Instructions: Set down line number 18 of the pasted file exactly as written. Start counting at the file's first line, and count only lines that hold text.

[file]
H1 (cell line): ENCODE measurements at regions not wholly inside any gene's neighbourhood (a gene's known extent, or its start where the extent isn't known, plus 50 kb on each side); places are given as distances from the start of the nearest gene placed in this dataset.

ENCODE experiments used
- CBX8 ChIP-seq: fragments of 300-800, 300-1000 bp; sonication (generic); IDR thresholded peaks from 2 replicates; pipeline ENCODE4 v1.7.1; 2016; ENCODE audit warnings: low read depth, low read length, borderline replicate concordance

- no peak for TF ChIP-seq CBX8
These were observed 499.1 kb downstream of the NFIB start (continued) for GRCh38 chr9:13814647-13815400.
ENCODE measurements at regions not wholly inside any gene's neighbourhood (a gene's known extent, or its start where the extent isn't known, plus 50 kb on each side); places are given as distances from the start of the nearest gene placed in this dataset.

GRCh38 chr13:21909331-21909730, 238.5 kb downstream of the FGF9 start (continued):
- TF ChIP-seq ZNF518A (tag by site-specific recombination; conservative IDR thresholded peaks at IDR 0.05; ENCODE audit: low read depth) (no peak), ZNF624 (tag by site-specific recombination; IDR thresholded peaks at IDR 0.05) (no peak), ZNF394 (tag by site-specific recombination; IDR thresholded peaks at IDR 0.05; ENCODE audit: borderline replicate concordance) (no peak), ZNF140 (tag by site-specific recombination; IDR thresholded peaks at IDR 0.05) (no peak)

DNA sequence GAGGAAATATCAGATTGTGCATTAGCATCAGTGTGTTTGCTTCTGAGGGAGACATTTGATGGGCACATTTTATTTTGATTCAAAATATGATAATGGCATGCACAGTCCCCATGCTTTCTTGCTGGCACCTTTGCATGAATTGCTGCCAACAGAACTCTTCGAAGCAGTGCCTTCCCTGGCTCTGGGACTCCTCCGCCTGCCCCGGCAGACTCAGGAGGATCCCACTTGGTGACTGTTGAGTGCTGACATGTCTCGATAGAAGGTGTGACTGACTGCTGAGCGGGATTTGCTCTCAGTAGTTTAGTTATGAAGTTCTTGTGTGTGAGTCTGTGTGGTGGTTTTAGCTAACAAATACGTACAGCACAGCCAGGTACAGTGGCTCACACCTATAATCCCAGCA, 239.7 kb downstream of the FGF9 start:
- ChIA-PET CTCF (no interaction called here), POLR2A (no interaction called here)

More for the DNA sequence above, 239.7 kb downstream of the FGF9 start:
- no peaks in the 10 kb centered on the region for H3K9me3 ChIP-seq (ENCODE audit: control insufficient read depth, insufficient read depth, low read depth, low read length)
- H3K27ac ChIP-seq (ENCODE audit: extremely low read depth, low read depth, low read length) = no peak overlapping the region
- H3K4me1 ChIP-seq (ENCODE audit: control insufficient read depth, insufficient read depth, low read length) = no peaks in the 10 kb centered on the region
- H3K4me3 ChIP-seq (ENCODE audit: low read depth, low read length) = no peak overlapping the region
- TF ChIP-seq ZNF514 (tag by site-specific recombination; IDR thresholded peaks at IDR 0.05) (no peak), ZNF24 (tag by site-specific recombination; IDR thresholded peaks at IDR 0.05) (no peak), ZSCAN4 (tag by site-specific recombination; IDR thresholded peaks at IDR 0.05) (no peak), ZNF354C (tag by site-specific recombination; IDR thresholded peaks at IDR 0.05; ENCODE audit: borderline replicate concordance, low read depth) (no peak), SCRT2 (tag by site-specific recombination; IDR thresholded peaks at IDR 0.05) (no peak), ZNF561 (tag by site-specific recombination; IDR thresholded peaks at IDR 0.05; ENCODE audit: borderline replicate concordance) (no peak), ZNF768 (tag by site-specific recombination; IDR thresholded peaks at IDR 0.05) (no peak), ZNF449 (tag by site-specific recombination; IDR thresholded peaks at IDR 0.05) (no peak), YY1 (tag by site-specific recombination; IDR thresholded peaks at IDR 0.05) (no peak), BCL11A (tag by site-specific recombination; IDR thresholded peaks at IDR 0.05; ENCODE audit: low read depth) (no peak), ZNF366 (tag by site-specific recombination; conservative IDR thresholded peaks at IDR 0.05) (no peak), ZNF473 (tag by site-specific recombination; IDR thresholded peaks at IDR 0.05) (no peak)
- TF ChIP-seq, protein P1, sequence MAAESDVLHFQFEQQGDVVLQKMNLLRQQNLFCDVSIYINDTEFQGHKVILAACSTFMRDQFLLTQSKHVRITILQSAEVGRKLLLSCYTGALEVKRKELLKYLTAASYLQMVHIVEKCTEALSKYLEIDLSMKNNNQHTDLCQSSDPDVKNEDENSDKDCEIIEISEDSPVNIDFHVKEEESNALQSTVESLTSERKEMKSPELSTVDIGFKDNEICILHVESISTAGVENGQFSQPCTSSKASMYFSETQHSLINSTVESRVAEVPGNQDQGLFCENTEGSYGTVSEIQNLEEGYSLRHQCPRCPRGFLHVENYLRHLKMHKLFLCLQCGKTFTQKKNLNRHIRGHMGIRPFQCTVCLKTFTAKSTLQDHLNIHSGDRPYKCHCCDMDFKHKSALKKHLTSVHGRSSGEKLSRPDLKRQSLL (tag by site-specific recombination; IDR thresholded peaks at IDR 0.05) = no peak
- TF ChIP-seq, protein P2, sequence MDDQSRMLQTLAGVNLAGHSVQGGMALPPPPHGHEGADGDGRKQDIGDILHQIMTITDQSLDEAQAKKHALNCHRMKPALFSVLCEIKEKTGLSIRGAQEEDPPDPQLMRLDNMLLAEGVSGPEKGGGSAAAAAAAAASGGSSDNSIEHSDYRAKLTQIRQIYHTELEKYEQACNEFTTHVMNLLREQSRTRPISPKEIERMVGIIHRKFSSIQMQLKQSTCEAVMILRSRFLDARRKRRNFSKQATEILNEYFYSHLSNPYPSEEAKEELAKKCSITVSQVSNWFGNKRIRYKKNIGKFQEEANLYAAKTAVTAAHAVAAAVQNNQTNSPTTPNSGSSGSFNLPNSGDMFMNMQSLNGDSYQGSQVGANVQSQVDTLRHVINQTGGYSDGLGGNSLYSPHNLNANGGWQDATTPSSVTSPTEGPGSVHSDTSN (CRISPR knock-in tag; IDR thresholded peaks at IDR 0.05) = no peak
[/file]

- TF ChIP-seq, protein P2, sequence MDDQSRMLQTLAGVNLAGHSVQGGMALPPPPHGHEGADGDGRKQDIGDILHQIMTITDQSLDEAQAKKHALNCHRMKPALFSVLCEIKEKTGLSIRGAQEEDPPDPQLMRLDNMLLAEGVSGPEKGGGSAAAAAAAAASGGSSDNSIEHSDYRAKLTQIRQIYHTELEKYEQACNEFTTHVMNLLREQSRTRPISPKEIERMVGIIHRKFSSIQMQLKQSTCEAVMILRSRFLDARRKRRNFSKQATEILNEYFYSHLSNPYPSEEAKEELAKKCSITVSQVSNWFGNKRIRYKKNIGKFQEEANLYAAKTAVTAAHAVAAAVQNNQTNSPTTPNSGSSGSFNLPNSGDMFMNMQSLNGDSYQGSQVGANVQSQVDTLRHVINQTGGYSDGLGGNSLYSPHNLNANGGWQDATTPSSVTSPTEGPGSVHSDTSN (CRISPR knock-in tag; IDR thresholded peaks at IDR 0.05) = no peak